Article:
Mr. CULBERSON. Mr. Chairman, I claim time in opposition.

The Acting CHAIR. The gentleman from Texas is recognized for 5 minutes.

Mr. CULBERSON. Just being given Mr. POLIS’ amendment, I oppose the idea of bulk data collection. I would like to accept the gentleman’s amendment because of my previous expressed concerns about how we want to make sure we are protecting the privacy of law-abiding Americans. So I would accept the gentleman’s amendment with the understanding that I would work with him. There may be unintended consequences here that I am not immediately aware of. Judiciary Committee staff is working with ours right now to make sure we have got our arms around this. I want to make sure that if the DEA has a valid court order, a valid subpoena, that they can go after lawbreakers and complete their investigations. Again, we want to protect the privacy of law-abiding Americans.

Mr. FATTAH. Will the gentleman yield?

Mr. CULBERSON. I yield to the gentleman from Pennsylvania.

Mr. FATTAH. I think with the understanding that the chairman has laid out, your accepting this amendment would move us forward, and I agree. I think we have a clear understanding that you are accepting it, but we will work together to make sure it doesn’t have any unintended consequences.

Mr. CULBERSON. Reclaiming my time, with that understanding, I want to make sure we reserve the right of DEA to get a court order to do their work. With that understanding, I withdraw my opposition and will accept the amendment. I yield back the balance of my time.

Mr. POLIS. I yield 1 minute to the gentleman from New York (Mr. NADLER), the coauthor of the amendment.

Mr. NADLER. I thank the gentleman for yielding. I rise in strong support of this amendment to prevent bulk collection of data at the Department of Justice. Last month, this House spoke loud and clear that we oppose the National Security Agency’s bulk collection of telephone metadata. Today, the Senate joined us in that judgment, and, together, we have reaffirmed our commitment to the Fourth Amendment and to protecting Americans from unconstitutional government surveillance. We learned earlier this year that long before the NSA program ban, the Drug Enforcement Administration engaged in its own bulk collection program that provided a model for the NSA to use nearly a decade later. This program included logs of virtually all telephone calls from the U.S. to as many as 116 countries, ostensibly linked to drug trafficking, all without a court order and without authorization from Congress. Mr. Chairman, enough is enough. Although the DOJ has since shut down this program, there is nothing preventing the Department from renewing it in secret without authorization, as it did before. This amendment would ensure that it remains dormant and that Americans’ privacy remains secure. I thank Mr. POLIS and the other cosponsors of the amendment, and I thank the gentleman from Texas for accepting this amendment. I urge my colleagues to support this amendment.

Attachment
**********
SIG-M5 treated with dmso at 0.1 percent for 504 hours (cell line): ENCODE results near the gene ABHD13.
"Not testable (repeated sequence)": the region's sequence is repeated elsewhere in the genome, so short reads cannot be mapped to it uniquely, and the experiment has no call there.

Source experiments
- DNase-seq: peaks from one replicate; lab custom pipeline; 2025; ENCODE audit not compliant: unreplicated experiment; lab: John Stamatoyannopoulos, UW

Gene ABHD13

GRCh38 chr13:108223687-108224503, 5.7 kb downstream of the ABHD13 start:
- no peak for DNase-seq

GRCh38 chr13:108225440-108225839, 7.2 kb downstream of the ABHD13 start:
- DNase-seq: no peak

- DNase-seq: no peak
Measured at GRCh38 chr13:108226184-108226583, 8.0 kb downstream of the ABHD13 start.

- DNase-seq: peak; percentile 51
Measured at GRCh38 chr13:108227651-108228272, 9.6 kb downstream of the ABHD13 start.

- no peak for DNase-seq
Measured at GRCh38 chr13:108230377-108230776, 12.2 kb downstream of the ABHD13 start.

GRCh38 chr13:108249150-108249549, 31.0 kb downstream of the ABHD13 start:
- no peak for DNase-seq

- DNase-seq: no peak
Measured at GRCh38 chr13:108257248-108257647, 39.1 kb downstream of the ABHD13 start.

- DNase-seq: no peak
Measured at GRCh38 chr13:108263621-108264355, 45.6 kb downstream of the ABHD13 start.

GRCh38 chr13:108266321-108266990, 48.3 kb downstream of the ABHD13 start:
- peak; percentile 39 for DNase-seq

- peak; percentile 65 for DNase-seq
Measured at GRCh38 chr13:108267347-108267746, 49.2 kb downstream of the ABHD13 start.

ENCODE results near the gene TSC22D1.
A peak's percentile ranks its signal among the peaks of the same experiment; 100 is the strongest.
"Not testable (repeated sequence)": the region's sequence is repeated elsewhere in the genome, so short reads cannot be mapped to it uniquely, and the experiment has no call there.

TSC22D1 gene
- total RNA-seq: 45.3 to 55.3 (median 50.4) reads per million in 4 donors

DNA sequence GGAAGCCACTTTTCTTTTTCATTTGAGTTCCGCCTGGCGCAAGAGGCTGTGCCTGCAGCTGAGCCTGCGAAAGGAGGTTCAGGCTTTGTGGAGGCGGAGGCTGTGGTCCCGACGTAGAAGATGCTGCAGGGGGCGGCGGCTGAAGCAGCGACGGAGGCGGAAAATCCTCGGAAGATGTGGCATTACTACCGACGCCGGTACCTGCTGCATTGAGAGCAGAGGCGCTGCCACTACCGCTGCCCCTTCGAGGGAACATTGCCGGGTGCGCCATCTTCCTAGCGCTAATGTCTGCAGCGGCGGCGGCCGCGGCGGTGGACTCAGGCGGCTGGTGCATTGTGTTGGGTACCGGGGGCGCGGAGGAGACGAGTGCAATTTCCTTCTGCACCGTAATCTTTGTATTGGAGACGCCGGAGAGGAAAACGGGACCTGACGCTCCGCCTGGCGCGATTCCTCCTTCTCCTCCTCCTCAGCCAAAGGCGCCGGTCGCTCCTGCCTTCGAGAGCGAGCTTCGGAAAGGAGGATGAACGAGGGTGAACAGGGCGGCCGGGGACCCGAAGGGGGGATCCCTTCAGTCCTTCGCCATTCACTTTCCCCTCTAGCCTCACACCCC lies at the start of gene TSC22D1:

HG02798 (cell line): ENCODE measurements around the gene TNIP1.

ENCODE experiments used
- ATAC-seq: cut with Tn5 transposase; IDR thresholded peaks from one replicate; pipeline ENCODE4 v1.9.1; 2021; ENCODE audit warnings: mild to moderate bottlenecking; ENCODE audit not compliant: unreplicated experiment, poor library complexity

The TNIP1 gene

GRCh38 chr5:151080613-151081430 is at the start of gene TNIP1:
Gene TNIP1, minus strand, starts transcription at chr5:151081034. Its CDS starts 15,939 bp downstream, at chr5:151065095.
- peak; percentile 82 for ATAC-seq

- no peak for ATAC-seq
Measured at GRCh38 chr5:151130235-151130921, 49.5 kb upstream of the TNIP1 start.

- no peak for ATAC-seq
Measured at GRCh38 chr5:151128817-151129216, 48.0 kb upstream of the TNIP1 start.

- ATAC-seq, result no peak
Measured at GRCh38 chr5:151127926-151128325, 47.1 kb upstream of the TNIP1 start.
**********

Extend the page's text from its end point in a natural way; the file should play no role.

Mr. POLIS. Mr. Chairman, I yield 1 minute to the gentleman from Texas (Mr. FARENTHOLD).

Mr. FARENTHOLD. Mr. Chairman, I rise in support of this amendment and thank my colleague from Texas for agreeing to accept it. This has been a great victory this week in our ability to work with the Senate to rein in what I believe to be the unconstitutional bulk data collection by the NSA. Just because we stopped the NSA doesn’t mean we shouldn’t be ever vigilant. With the reports of the DEA engaging in similar activities, it is absolutely appropriate that we use the power of the purse to ensure that this type of spying on American citizens— this bulk data collection—is stopped. This is no different from the general warrants that were complained about when the King of England would send troops to rifle through people’s desks just looking for stuff. It is the exact same thing in the digital age. I encourage my colleagues to support it and look forward to working with my colleague, Mr. CULBERSON, in making sure it does become part of this bill.

Mr. POLIS. In conclusion, I want to thank the gentleman from Texas (Mr. CULBERSON). It is, indeed, the intended language and we believe the actual language of the amendment that would not interfere with any valid court orders or warrants. We are happy to work with them in that regard. The amendment is designed to pertain to bulk collection of data, which was never specifically authorized by Congress. I appreciate the gentleman from Texas accepting the amendment, and I yield back the balance of my time.

The Acting CHAIR. The question is on the amendment offered by the gentleman from Colorado (Mr. POLIS).

The amendment was agreed to.